Irish Equity calls for EU protections of intellectual property rights for artists in Ireland 

Irish Equity has called for the complete extension to Ireland of EU protections for intellectual property rights for performers in order to end practices which are denying these workers ongoing earnings from their work.

Irish Equity President, Gerry O’Brien, said: “At the recent Annual General Meeting (AGM) of Irish Equity, which took place on 2nd April, two motions were passed relating to copyright in the audio visual industry.

“The motions mandate the Equity executive to call on the Government to do two things. Firstly, to complete the transposition of EU Directive 2019/790 on Copyright in the Digital Single Market into Irish law. Secondly, the Government must include the Copyright Act and this EU Directive in the list of mandatory requirements for applications for the Section 481 tax credit, which seeks to incentivise film and TV production in Ireland, and for all public funding in the audio-visual industry.

“The purpose of the EU Directive is to address ‘the weaker contractual position when authors and performers grant a licence or transfer their rights’. Under the EU Directive, ‘buyout contracts’ are acknowledged as an exception rather than the rule, but for over 30 years Irish performers have been given little choice but to sign these contracts.

“This means Irish performers have not received their rightful residual payments for their work. It also means that there is a wealth of their intellectual property, that still has financial value, tied up in the back catalogues of producers and broadcasters. The EU Directive includes articles that will ensure that performers receive ongoing payments for the use of those works.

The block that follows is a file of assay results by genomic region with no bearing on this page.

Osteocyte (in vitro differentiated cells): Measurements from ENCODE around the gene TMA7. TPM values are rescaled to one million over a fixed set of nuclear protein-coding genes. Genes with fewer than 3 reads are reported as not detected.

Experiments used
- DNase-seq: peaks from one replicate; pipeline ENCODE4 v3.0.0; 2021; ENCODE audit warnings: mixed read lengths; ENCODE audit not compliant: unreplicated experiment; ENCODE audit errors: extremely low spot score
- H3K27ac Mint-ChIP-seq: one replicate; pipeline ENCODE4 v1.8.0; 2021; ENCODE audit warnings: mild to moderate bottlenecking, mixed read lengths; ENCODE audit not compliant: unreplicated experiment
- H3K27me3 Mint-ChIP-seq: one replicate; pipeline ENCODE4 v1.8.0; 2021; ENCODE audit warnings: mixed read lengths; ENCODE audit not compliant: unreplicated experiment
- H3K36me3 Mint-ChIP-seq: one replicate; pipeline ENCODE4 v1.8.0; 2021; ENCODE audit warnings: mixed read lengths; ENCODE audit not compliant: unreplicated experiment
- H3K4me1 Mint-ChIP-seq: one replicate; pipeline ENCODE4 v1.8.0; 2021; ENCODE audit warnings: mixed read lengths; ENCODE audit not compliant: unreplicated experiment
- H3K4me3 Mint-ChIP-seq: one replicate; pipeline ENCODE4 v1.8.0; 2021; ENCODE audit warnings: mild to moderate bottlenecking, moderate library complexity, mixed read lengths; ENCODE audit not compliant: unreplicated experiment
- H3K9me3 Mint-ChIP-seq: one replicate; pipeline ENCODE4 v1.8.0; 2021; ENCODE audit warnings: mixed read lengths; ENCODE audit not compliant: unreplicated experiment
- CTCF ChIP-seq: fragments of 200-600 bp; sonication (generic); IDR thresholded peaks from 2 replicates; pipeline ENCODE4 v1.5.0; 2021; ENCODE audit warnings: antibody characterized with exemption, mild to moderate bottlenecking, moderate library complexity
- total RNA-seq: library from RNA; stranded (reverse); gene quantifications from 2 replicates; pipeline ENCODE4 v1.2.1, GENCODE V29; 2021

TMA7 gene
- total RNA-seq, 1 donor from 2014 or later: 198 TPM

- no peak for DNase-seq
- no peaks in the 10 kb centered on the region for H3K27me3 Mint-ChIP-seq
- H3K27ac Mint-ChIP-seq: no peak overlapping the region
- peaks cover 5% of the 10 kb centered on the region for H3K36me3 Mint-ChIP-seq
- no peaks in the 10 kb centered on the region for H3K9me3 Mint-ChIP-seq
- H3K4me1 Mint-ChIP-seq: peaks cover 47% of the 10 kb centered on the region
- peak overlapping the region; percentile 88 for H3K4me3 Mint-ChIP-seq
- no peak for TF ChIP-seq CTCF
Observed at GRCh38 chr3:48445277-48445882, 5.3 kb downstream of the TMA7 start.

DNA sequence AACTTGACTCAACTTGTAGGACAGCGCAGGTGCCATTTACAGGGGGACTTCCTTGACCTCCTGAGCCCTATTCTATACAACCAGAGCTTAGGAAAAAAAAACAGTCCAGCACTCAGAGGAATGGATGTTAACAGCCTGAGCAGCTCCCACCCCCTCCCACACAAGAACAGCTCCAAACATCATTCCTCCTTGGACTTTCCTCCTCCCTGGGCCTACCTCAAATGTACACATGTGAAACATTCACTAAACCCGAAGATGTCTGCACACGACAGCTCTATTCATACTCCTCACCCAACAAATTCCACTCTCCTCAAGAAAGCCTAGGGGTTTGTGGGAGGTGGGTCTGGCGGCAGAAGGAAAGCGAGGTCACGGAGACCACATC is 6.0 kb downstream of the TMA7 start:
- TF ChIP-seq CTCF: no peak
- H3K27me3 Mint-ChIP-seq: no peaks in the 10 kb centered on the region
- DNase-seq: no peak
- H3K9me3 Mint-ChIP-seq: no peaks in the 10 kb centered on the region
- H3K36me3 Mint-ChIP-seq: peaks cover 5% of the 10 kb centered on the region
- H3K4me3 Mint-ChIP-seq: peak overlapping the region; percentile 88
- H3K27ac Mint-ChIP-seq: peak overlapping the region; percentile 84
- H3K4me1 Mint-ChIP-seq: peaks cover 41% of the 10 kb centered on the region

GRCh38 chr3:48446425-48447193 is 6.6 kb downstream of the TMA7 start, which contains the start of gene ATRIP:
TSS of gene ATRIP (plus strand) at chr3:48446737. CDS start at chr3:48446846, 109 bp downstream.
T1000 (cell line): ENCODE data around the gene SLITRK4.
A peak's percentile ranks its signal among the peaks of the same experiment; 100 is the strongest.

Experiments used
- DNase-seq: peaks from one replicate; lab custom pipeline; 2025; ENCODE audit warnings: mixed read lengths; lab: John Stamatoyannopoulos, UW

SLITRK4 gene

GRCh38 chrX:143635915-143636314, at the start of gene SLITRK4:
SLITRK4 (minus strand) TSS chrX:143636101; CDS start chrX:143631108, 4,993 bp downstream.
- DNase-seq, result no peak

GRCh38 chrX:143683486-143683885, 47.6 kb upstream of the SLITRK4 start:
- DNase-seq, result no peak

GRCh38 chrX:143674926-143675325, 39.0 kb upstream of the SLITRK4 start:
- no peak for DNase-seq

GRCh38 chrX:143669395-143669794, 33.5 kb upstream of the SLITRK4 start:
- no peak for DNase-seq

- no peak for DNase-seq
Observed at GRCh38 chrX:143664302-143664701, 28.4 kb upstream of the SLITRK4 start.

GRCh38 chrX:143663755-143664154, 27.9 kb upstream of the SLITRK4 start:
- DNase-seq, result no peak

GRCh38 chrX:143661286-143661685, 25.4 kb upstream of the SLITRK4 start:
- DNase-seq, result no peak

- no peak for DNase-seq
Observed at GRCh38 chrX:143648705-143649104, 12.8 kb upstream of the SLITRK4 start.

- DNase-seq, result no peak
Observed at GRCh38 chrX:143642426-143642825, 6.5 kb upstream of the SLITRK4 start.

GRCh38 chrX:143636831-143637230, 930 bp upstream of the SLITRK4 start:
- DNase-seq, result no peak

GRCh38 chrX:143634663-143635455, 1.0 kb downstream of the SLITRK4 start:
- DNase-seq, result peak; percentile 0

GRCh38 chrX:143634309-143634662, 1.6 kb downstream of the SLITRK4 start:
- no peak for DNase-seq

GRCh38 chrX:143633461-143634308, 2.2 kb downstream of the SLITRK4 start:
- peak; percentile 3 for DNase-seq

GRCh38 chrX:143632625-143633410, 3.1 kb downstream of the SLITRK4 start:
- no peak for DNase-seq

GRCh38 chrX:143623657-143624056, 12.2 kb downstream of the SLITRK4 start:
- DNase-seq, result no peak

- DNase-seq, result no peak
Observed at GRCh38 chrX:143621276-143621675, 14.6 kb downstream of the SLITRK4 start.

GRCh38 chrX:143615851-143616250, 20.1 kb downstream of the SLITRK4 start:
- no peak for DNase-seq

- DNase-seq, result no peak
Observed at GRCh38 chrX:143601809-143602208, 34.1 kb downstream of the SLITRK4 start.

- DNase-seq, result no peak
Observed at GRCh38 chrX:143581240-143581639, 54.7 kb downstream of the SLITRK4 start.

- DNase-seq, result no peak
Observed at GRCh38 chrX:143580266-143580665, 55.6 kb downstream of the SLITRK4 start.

“The Irish Equity position on this issue has been supported by the International Federation of Actors (FIA) in a letter in which it states that the provisions of this Directive have not been taken seriously by several EU states, including Ireland.”

He added: “As part of the application for funding under Section 481, producers must sign an undertaking that they will comply with all relevant employment legislation but there is no mention of the Copyright Act. This Act is separate from employment law. It deals with the performers intellectual property rights and materially affects performers’ ability to create a sustainable career. We recommend that compliance with copyright legislation be a listed and mandatory requirement when applying for direct funding and for Section 481 support.”

The Irish Equity AGM also passed motions calling for the minimum rate for live theatre performance to be set at €600 per week and for a restructuring of the union’s theatre agreement to bring it up to date with the hybrid nature of the exploitation of live performance on digital platforms.